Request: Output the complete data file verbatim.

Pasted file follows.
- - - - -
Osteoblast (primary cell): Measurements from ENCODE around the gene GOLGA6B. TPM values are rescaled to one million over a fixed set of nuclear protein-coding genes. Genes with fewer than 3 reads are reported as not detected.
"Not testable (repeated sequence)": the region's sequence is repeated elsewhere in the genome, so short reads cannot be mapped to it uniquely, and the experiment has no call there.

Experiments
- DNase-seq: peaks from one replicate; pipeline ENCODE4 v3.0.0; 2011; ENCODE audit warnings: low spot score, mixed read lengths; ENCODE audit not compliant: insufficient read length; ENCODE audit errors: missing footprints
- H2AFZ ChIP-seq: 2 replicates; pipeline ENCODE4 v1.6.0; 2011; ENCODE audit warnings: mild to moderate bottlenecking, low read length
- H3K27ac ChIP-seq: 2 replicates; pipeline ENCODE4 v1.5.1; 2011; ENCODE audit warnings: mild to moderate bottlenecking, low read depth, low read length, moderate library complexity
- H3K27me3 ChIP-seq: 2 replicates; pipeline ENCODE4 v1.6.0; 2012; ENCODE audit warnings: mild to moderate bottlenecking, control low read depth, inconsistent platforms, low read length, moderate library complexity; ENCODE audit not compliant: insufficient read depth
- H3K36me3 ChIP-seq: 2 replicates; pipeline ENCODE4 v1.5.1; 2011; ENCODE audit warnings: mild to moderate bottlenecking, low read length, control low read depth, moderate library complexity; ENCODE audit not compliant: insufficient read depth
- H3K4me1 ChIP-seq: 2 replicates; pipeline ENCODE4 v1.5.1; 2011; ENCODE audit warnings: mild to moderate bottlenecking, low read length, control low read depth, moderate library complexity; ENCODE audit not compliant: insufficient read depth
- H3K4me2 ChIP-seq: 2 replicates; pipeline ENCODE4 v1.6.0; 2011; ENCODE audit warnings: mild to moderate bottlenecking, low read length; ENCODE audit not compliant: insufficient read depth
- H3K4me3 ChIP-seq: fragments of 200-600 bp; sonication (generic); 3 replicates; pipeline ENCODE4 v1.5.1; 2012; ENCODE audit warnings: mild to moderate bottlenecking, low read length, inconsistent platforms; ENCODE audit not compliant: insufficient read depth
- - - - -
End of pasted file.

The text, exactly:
Osteoblast (primary cell): Measurements from ENCODE around the gene GOLGA6B. TPM values are rescaled to one million over a fixed set of nuclear protein-coding genes. Genes with fewer than 3 reads are reported as not detected.
"Not testable (repeated sequence)": the region's sequence is repeated elsewhere in the genome, so short reads cannot be mapped to it uniquely, and the experiment has no call there.

Experiments
- DNase-seq: peaks from one replicate; pipeline ENCODE4 v3.0.0; 2011; ENCODE audit warnings: low spot score, mixed read lengths; ENCODE audit not compliant: insufficient read length; ENCODE audit errors: missing footprints
- H2AFZ ChIP-seq: 2 replicates; pipeline ENCODE4 v1.6.0; 2011; ENCODE audit warnings: mild to moderate bottlenecking, low read length
- H3K27ac ChIP-seq: 2 replicates; pipeline ENCODE4 v1.5.1; 2011; ENCODE audit warnings: mild to moderate bottlenecking, low read depth, low read length, moderate library complexity
- H3K27me3 ChIP-seq: 2 replicates; pipeline ENCODE4 v1.6.0; 2012; ENCODE audit warnings: mild to moderate bottlenecking, control low read depth, inconsistent platforms, low read length, moderate library complexity; ENCODE audit not compliant: insufficient read depth
- H3K36me3 ChIP-seq: 2 replicates; pipeline ENCODE4 v1.5.1; 2011; ENCODE audit warnings: mild to moderate bottlenecking, low read length, control low read depth, moderate library complexity; ENCODE audit not compliant: insufficient read depth
- H3K4me1 ChIP-seq: 2 replicates; pipeline ENCODE4 v1.5.1; 2011; ENCODE audit warnings: mild to moderate bottlenecking, low read length, control low read depth, moderate library complexity; ENCODE audit not compliant: insufficient read depth
- H3K4me2 ChIP-seq: 2 replicates; pipeline ENCODE4 v1.6.0; 2011; ENCODE audit warnings: mild to moderate bottlenecking, low read length; ENCODE audit not compliant: insufficient read depth
- H3K4me3 ChIP-seq: fragments of 200-600 bp; sonication (generic); 3 replicates; pipeline ENCODE4 v1.5.1; 2012; ENCODE audit warnings: mild to moderate bottlenecking, low read length, inconsistent platforms; ENCODE audit not compliant: insufficient read depth